Lost Sheep and Lost Frisbees

Luke 15:1-10

Occasions for celebration

15 All the tax collectors and sinners were gathering around Jesus to listen to him. 2 The Pharisees and legal experts were grumbling, saying, “This man welcomes sinners and eats with them.”

3 Jesus told them this parable: 4 “Suppose someone among you had one hundred sheep and lost one of them. Wouldn’t he leave the other ninety-nine in the pasture and search for the lost one until he finds it? 5 And when he finds it, he is thrilled and places it on his shoulders. 6 When he arrives home, he calls together his friends and neighbors, saying to them, ‘Celebrate with me because I’ve found my lost sheep.’ 7 In the same way, I tell you, there will be more joy in heaven over one sinner who changes both heart and life than over ninety-nine righteous people who have no need to change their hearts and lives.

8 “Or what woman, if she owns ten silver coins and loses one of them, won’t light a lamp and sweep the house, searching her home carefully until she finds it? 9  When she finds it, she calls together her friends and neighbors, saying, ‘Celebrate with me because I’ve found my lost coin.’ 10  In the same way, I tell you, joy breaks out in the presence of God’s angels over one sinner who changes both heart and life.”


Thoughts on the passage:

One of my hobbies is disc golf, or Frisbee golf.  If you are not familiar with the game, it can be played at Robbin’s Island and is basically golf with a disc instead of clubs and a ball.  You throw your disc from the tee and try and get it into a basket instead of a hole.  It is usually played on courses that are carved out of parks and other recreational spaces. 

Like in golf, there is always of the chance of an errant shot and because of the nature of the terrain a stray shot can be easier or harder to find.  In wide open spaces usually all one has to do is recall the flight of the disc to find it.  Once it goes into the trees it gets harder and when water is involved it can become impossible since even wading in the water where you saw it enter is no guarantee of success. 

Since all of my hobbies tend to be done on a tight budget, I work really hard to locate my discs when I lose them.  This has occasionally meant long delays in my game, but in the end it has been worth it.  Interestingly enough, I probably have found more discs than I have lost, which is to say that I have often found other lost and abandoned discs while searching for my own.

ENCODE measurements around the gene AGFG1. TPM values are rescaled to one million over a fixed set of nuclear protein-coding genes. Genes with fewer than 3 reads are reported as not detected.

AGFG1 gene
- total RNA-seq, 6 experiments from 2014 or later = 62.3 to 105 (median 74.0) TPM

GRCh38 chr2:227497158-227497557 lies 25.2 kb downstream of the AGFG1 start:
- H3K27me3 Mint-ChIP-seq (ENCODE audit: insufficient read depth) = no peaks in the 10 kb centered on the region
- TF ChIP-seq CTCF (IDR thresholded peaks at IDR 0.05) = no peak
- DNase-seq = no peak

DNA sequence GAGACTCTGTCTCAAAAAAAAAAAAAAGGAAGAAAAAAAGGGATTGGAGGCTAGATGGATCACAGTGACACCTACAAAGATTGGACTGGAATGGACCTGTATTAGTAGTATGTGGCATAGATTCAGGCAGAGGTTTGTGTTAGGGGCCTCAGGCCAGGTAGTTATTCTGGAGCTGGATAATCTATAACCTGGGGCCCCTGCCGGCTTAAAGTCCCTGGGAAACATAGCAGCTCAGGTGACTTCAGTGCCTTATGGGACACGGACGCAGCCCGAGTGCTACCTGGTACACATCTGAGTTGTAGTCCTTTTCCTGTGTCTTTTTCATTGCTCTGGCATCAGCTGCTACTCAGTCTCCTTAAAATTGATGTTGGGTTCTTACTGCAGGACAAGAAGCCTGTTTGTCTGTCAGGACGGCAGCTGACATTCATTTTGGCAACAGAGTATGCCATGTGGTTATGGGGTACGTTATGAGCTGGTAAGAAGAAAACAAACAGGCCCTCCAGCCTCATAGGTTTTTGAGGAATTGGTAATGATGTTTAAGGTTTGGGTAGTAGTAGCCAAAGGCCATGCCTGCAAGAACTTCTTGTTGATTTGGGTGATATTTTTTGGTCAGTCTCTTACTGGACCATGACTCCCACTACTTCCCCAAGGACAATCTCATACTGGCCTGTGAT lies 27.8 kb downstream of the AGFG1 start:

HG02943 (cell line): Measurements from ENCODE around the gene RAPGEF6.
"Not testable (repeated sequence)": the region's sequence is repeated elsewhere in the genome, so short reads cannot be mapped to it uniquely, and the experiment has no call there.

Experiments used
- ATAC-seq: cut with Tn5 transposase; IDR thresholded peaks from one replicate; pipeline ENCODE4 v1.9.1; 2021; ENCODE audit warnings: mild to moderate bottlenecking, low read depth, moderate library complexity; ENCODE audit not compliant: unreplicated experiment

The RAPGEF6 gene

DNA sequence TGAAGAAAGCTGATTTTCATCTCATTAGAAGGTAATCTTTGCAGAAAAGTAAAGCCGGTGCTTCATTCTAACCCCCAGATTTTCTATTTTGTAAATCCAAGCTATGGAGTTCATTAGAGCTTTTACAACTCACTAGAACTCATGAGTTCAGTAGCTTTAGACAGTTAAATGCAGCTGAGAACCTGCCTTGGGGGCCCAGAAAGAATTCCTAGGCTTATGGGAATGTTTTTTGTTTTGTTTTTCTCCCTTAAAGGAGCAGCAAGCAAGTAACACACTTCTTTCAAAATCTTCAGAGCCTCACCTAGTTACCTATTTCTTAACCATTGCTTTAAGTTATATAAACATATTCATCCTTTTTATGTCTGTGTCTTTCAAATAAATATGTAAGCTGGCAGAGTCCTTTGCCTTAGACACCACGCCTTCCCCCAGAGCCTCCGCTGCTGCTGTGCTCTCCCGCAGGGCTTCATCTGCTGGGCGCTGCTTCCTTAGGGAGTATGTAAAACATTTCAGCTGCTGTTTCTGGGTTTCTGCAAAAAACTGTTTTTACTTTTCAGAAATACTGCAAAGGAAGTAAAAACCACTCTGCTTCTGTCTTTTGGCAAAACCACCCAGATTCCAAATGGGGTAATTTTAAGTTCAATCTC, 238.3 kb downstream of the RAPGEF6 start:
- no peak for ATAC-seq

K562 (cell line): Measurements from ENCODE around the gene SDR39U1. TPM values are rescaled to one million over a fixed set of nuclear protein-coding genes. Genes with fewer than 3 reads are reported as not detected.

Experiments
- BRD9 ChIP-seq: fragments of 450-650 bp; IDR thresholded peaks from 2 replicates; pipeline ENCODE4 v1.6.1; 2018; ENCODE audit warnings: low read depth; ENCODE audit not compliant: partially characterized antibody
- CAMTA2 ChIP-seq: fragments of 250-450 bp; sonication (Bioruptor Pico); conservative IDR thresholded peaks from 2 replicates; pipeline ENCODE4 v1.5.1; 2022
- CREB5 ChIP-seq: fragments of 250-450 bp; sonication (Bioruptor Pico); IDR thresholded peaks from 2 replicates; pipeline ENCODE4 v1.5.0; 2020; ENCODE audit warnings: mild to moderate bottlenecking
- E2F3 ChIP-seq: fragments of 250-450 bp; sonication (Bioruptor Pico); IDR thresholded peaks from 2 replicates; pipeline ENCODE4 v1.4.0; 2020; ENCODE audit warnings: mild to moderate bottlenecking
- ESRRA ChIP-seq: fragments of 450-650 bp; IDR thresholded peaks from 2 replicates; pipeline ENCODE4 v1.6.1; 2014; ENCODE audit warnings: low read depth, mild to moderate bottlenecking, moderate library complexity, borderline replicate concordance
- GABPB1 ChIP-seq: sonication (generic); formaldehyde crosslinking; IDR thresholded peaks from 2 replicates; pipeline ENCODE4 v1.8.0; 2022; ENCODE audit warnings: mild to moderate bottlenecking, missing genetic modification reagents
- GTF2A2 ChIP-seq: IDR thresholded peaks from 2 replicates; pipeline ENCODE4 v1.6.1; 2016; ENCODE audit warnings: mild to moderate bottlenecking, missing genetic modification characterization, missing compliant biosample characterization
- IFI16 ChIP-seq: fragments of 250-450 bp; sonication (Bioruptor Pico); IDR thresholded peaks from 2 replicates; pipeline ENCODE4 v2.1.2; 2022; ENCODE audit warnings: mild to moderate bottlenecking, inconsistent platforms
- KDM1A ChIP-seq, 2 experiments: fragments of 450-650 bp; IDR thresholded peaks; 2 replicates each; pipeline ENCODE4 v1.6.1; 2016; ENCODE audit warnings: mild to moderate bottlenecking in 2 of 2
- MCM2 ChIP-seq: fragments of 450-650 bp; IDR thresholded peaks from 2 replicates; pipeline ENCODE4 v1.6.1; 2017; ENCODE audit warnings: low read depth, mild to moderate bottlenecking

Our Gospel lesson today is an important reminder of the value of searching for those things that we have lost.  A shepherd who does not diligently seek after the one lost sheep out of a hundred will soon find themselves not with 99 sheep, but 98 and then 97, and soon no sheep.  If we do not take care of the things that we are given, we will soon find ourselves lacking them and more.

Jesus gives this lesson of course when confronted with why it is he pays so much attention to the sinners in the world rather than the righteous people.  He reminds the righteous, the disciples, and us of reaching out to those who are lost and in need of help.  None of us is going to be perfect, we are all going to sin and be lost at some point.  If it was not for Jesus constantly reaching out to find us and save us, soon we would all have strayed from his flock.

Unfortunately, I think we have forgotten Jesus’ message.  I think we do not remember the amount of rejoicing that occurs in Heaven when one lost soul is saved.  I say this because personally I do not do a good job of seeking the lost sheep.  I say this because I know that as a church it can get very easy to focus on the members we have and become focused inward rather than outward.  We want the attention on us, and not where it should be, on the lost sheep, the lost souls that need to know the same love of Christ that we have come to know.